Within sales roles and structure sales leaders must consider the types of sales and support jobs they’re going to use and how the organization is structured around those jobs. Sales jobs typically will align to customer segments and can range from global account management to field sales to inside sales. The structure may be developed around key segments – for example, the telecommunications industry or major accounts. It may also be defined around certain geographies, functional roles, or some combination.
Sales channels and sales roles integrate with the processes for working with customers. In fact, the best customer coverage models are built from the customer’s buying process with a sales process and roles that reflect how the customer prefers to work. Sales processes lay out the common approaches for how the sales team identifies prospects, qualifies opportunities, develops solutions, manages the momentum, closes the sale, and implements the product or service for the customer. While sales processes vary widely even within a single sales organization it’s important to define the optimal or preferred sales process as a foundational point for the organization to manage and optimize performance.
Sales deployment maps the feet on the street and the level of sales resources needed for each of the sales roles by geographies, segments, or other forms of account assignment. Deployment is typically guided by a combination of sales capacity (available sales time and workload) to manage current accounts or sell to new accounts, sales role and customer alignments, and logistical factors like geography and travel patterns.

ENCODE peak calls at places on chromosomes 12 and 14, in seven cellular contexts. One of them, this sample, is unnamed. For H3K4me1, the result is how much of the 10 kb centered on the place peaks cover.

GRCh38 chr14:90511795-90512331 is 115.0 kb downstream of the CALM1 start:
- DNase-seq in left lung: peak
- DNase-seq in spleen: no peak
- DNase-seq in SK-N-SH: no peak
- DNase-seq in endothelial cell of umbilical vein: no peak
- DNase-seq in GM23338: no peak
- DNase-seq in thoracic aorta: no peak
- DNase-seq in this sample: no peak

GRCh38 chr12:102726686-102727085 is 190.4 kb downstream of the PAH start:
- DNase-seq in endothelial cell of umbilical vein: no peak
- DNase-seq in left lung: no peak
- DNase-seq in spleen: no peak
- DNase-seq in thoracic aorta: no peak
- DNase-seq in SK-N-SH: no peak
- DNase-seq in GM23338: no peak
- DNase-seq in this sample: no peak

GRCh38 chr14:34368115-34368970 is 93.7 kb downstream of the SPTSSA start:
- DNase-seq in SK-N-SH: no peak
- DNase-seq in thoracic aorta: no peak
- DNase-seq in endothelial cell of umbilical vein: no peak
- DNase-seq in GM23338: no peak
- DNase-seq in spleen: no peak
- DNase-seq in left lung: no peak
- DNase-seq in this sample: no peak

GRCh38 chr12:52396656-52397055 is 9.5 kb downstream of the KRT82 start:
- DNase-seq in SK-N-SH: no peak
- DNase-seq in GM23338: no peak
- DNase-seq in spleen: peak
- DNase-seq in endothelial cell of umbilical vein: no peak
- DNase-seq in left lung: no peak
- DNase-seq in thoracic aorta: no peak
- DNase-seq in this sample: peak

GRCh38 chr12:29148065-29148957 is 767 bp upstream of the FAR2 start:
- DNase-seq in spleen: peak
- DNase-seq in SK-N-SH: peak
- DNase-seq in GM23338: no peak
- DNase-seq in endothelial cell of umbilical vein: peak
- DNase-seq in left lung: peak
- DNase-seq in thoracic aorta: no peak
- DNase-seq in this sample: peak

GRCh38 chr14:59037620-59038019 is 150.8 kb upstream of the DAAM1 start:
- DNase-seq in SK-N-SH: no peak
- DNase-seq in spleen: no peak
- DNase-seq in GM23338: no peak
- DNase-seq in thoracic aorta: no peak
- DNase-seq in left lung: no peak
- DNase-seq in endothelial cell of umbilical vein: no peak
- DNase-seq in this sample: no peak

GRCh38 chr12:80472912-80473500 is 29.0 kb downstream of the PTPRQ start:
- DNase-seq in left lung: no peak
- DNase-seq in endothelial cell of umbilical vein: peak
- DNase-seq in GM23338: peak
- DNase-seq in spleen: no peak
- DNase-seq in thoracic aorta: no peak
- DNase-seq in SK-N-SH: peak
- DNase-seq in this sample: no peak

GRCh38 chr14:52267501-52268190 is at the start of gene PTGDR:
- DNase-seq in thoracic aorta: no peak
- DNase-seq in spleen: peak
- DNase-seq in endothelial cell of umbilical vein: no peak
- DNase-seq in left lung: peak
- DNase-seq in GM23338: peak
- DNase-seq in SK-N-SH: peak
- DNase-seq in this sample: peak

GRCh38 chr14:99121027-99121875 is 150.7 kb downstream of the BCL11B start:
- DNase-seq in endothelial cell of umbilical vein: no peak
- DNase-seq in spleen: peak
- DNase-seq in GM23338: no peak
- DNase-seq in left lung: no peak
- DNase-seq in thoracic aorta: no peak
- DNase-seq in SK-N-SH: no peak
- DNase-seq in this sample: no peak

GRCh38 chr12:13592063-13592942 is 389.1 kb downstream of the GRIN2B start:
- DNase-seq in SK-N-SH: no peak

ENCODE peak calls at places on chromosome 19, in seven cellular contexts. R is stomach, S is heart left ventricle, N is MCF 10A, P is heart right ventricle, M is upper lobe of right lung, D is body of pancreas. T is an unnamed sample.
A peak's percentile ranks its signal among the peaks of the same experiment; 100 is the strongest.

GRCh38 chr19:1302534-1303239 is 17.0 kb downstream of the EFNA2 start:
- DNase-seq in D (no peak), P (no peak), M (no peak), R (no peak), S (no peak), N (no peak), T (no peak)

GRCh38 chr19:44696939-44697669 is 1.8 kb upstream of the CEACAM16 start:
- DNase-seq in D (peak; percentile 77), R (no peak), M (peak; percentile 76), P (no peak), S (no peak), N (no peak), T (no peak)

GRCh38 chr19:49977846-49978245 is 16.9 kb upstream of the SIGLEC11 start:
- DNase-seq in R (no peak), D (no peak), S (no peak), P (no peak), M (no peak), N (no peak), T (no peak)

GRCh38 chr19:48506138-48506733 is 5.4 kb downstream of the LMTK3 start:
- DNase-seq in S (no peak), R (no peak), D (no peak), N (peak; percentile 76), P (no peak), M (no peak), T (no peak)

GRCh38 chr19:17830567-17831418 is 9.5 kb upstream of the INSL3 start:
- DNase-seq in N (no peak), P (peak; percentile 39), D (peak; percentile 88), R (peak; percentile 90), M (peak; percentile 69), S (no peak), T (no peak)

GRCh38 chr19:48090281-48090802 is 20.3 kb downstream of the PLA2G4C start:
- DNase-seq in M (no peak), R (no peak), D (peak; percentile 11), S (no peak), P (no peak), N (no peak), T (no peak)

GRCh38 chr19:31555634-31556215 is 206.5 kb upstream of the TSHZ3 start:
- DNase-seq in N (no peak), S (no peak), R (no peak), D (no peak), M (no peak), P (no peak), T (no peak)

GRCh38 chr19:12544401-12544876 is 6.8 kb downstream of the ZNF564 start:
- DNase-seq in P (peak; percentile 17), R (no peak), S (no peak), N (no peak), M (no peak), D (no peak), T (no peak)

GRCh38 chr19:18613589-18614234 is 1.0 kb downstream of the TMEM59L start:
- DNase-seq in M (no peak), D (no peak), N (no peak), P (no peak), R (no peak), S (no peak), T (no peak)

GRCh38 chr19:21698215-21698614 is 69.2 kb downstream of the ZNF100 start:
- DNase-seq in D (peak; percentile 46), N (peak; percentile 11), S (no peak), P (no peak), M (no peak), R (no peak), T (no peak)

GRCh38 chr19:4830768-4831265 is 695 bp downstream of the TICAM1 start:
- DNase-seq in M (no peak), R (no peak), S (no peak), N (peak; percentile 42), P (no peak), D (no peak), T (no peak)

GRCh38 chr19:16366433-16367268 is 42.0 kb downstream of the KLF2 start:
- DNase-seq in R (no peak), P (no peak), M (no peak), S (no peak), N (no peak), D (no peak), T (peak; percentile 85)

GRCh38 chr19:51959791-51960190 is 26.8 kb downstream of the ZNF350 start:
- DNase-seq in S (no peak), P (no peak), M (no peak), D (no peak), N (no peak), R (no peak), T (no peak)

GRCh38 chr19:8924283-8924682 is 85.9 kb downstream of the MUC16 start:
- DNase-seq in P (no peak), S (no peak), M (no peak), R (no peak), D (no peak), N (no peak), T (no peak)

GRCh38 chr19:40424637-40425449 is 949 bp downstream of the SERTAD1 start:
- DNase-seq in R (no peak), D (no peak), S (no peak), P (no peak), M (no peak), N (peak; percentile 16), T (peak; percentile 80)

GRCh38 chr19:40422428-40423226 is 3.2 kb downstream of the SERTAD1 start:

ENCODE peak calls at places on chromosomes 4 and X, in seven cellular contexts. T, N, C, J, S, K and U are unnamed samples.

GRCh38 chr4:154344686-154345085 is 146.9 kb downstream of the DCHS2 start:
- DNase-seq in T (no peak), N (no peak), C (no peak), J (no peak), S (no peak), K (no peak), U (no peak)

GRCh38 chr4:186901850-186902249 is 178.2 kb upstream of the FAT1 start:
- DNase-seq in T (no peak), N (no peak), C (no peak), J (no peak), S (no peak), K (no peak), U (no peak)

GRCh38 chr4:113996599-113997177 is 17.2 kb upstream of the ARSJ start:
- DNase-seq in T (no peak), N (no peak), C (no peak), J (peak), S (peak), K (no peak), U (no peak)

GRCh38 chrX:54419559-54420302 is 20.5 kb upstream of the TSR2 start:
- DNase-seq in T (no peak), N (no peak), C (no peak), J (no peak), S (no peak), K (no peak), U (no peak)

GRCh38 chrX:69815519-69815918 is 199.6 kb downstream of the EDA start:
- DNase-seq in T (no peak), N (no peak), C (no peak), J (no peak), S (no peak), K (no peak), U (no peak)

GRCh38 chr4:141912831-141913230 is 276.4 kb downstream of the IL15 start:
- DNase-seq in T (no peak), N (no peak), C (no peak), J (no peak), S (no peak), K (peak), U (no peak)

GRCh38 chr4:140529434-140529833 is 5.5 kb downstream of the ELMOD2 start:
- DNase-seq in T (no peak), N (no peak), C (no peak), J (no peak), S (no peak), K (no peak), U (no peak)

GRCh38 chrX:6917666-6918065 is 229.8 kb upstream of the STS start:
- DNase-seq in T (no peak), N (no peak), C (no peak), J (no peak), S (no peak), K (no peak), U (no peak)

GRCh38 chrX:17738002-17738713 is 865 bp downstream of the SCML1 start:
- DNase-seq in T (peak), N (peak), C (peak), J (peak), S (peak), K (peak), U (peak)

Enablement, the final layer of the Revenue Roadmap, supports all of the upstream disciplines within Customer Coverage, Sales Strategy, and Insight. Enablement includes areas such as incentive compensation and quotas, which aligns sellers to the sales strategy. It includes recruiting and retention, which define the current inventory of talent and determine how the organization is going to attract and retain the right talent for the long term. Training and development builds the capabilities of the organization for people currently in their jobs and in junior roles that will progress into key sales roles. Tools and technology provide leverage by enhancing the effectiveness of gaining insight and implementing the organization’s decisions around sales strategy, customer coverage, and enablement.
Please review our new book, What Your CEO Needs to Know About Sales Compensation, and let us know what you think! To learn more, visit us at SalesGlobe.